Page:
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Saturday, July 30, 2011

Washington Wizards unfit for purpose at home and abroad

Compiled, re-reported, edited with comment by Carolyn Bennett

As callous incompetents in Washington continue their summer theater — and a nation escapes in collective hysteria and ceaseless drama the drones of their wars continue blowing up innocent peoples across three continents and leaving their lives, their futures in ruins.

Drones have become more widespread throughout the world — in Pakistan, Iraq, Yemen, Somalia and not only these — Deutsche Welle reports from interviews this week. “The United States has especially increased its use of drones in Pakistan.” Between 2004 and 2007, there were nine drone attacks. In 2008, they rose to 33, the next year to 53, and last year the attacks hit 118.

University of Dortmund physicist and cofounder of the International Committee for Robot Arms Control (ICRAC), Jürgen Altmann, told Deutsche Welle, ‘I can't imagine that the USA would launch this many manned air attacks in Pakistan.’

Civilian deaths, future foreign relations
Professor of artificial intelligence and robotics at Sheffield University (UK), Noel Sharkey, told the news organization “the new development is not just dangerous for civilians living in enemy territory, ‘It is also dangerous for our own civilians, because lopsided wars lead to new terrorism. … People won’t just give up because we’ve got the best technology.’”

Furthermore, a killing machine without feeling or conscience is also incapable of forming ethical judgments. “‘No one knows what it means to bring ethical considerations into programming,’ said Hans-Jörg Kreowsky, a professor of computer science at the University of Bremen. ‘Algorithms cannot define ethics. That means you cannot build [an ethical drone].’”

As evidenced in the tone and violence emanating from and led repeatedly by Washington — the United States of America in this era has ceased all pretenses of civil discourse, dialogue and diplomacy and any attempt to respect, listen, understand and adopt strategies of cooperation and negotiation (sans bribery or corruption) with the world’s nations and peoples.

U.S. officials call them ‘militants,’ villagers call them ‘civilian victims’ of war crimes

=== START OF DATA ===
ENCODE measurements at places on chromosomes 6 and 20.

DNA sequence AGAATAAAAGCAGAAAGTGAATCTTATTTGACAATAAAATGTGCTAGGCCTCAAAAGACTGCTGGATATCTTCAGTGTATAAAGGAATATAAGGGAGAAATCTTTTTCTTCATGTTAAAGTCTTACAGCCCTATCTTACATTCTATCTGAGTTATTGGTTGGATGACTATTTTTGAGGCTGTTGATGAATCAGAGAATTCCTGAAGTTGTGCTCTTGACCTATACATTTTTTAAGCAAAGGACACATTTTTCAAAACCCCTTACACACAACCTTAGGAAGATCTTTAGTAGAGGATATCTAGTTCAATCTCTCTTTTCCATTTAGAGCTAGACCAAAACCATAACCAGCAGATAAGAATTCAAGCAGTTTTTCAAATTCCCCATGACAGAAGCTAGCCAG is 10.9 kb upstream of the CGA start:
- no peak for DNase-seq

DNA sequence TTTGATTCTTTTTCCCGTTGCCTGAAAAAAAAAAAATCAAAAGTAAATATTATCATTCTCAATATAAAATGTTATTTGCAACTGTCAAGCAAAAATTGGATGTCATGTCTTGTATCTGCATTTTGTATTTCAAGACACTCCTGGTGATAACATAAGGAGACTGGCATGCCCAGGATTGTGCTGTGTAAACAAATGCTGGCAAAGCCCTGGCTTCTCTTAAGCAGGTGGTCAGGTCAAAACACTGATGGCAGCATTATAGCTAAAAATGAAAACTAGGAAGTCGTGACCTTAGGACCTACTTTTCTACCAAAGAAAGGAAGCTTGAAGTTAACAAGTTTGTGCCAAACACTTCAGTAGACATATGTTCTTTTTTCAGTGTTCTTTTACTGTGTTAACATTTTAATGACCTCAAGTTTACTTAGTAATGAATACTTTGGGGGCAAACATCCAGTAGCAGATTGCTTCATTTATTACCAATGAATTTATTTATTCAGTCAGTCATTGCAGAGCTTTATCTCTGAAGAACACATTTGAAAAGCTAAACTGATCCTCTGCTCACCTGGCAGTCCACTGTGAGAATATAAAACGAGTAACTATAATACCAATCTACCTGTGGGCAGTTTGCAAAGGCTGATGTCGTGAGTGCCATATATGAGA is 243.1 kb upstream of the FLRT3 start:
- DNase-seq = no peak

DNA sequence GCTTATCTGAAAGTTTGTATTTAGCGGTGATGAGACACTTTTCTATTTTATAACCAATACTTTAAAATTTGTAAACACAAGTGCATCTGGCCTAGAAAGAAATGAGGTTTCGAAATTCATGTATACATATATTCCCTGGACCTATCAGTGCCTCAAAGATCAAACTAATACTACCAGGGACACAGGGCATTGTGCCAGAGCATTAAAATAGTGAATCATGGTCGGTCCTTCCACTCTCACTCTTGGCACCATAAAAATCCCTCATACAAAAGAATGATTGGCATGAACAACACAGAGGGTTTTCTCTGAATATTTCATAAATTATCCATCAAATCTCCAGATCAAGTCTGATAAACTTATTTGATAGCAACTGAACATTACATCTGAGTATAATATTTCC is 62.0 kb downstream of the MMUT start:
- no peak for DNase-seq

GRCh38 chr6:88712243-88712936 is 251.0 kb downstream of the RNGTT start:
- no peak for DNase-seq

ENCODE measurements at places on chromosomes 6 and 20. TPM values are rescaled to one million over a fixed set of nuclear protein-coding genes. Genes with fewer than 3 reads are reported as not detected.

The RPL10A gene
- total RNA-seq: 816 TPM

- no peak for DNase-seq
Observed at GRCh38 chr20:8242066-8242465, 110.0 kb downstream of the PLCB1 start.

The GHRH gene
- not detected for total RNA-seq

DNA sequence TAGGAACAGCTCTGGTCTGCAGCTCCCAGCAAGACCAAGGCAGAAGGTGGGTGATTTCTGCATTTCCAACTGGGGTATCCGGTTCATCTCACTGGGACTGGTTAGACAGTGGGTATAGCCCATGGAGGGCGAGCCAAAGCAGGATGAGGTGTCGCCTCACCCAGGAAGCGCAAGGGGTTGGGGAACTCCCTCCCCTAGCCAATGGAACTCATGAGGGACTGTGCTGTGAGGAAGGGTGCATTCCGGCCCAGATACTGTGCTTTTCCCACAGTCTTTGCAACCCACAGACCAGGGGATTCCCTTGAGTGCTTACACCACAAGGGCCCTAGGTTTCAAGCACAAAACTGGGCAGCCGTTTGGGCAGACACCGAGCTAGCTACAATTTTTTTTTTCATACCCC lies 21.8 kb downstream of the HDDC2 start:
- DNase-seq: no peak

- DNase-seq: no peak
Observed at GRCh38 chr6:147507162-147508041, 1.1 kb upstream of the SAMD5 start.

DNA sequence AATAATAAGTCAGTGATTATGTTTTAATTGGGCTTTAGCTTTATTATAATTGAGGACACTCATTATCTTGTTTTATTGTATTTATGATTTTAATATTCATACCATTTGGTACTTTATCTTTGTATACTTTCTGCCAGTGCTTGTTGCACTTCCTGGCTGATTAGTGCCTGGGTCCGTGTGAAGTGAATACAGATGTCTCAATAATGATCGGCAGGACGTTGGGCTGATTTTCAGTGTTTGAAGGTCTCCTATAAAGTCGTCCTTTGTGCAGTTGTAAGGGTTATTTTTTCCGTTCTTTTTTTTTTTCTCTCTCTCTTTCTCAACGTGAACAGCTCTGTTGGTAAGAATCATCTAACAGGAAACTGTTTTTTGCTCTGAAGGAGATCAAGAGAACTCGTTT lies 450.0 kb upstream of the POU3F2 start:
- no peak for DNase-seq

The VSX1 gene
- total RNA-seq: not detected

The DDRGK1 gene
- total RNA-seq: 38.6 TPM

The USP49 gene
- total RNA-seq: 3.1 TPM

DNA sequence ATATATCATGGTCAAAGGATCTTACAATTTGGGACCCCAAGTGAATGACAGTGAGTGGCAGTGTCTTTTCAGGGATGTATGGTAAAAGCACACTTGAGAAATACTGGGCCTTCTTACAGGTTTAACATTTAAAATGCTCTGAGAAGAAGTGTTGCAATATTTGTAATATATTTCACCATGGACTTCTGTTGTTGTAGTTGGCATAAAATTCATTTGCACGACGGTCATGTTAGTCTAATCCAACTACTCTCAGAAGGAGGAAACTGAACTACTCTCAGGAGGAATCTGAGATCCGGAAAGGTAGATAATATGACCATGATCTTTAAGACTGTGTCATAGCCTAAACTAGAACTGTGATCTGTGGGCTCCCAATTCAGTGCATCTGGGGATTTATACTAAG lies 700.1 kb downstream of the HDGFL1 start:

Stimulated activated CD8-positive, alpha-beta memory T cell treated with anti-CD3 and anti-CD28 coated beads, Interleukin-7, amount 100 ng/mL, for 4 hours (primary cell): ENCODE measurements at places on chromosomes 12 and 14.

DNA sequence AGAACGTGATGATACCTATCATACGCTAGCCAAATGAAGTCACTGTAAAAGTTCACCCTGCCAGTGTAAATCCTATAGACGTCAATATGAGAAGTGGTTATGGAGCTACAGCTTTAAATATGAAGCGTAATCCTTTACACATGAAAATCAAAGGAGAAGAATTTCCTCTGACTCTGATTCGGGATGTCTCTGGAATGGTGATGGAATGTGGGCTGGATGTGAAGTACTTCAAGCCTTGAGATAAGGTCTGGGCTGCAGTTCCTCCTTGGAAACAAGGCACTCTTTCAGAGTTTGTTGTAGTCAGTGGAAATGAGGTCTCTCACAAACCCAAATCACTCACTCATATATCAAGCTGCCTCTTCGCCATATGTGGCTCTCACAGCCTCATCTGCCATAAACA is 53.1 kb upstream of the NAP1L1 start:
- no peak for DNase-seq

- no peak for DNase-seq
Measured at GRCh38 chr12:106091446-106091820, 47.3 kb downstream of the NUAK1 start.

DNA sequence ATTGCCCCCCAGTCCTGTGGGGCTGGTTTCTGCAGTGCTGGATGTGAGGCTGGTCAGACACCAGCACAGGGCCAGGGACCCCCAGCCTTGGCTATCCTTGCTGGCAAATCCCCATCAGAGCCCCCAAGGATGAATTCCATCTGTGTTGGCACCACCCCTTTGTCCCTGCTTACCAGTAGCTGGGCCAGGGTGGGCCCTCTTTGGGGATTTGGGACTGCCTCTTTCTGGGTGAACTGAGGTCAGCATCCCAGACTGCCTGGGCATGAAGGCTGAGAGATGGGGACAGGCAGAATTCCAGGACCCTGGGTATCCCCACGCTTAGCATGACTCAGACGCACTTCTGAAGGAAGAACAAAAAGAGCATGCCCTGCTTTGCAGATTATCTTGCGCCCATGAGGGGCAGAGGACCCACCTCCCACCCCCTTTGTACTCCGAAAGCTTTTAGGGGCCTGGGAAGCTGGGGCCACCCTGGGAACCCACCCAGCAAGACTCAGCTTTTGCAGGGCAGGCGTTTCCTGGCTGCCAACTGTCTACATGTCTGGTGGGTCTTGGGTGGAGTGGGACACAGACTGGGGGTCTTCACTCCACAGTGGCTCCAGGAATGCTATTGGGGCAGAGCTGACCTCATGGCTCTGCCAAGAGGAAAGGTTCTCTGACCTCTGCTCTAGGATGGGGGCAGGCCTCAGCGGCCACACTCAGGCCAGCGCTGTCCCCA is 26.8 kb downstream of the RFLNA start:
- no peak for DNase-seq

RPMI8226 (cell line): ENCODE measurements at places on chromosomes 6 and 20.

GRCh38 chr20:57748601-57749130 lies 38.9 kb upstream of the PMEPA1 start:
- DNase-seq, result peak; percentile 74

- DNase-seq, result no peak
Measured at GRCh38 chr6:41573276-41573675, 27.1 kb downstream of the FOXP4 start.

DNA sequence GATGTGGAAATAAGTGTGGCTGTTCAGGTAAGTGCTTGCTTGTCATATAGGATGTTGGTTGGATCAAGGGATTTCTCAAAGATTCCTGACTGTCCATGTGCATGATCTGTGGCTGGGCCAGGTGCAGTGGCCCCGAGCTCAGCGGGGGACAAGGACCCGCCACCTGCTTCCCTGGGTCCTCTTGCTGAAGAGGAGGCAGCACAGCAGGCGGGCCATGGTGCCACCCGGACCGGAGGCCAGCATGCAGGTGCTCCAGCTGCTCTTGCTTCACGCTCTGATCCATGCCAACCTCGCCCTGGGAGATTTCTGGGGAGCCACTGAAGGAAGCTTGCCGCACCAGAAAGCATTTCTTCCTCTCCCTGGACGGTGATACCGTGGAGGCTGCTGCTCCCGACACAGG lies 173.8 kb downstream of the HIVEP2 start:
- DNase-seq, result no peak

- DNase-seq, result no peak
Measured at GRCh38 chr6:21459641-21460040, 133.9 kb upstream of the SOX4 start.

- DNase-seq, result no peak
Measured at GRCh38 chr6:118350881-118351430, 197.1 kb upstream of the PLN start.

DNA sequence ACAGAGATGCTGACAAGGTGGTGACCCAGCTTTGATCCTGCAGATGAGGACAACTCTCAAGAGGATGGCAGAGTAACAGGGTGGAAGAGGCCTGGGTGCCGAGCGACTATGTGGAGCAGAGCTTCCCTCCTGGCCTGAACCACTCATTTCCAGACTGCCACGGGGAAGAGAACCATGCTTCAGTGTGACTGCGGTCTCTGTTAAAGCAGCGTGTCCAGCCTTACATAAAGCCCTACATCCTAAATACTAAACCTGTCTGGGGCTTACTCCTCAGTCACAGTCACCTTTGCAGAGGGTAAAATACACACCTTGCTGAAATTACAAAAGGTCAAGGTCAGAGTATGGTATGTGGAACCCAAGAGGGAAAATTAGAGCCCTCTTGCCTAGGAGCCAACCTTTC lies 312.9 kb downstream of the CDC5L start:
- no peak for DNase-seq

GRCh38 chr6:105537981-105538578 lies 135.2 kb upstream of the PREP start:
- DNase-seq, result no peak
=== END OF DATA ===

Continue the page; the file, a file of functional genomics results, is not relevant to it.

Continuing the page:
Afghanistan suffered its latest invasion on the Western pretext of “curbing militancy and bringing peace and stability” to the country. Nine years later, Afghanistan is unstable. Civilians continue paying the price. Their casualties continue rising as U.S.-led foreign troops’ attacks rise. Reports say that in the past few months “hundreds of civilians have been killed in U.S.-led airstrikes and ground operations” in various parts of this war-torn country.

The latest reports from “troubled eastern Afghanistan” said, “a large number of civilians” died and several were wounded “in a U.S.-led military operation.” These casualties came “after foreign forces pounded a residential area in Paktia Province.”

The U.S. army “confirmed the operation” but claimed the casualties were militants.” Villagers and eyewitnesses said the victims “had no links to militant groups.”

Rising numbers of foreign casualties are also causing rising opposition to the U.S.-led war in Afghanistan from NATO member countries and from other non-NATO countries that have contributed troops to this invasion and war and occupation.

Today, as foreign forces experienced some of their deadliest days, two U.S.-led NATO soldiers reportedly died in eastern Afghanistan.  Yesterday, two other U.S.-led foreign soldiers died when a roadside bomb exploded in the east. These deaths bring this year’s estimated number of foreign fatalities to more than 330.

“Official figures” report more than 2,611 U.S.-led soldiers have died since the U.S. launched the invasion of Afghanistan in 2001.


Lies in the northwestern part of the Indian Ocean covering about 1,491,000 square miles
(3,862,000 square kilometers) and
Forming part of the principal sea route between Europe and India
Bounded to the west by the Horn of Africa and the Arabian Peninsula
To the west, the Gulf of Aden connects it with
Red Sea via the Bab el-Mandeb Strait
To the north by Iran and Pakistan
To the north, the Gulf of Oman connects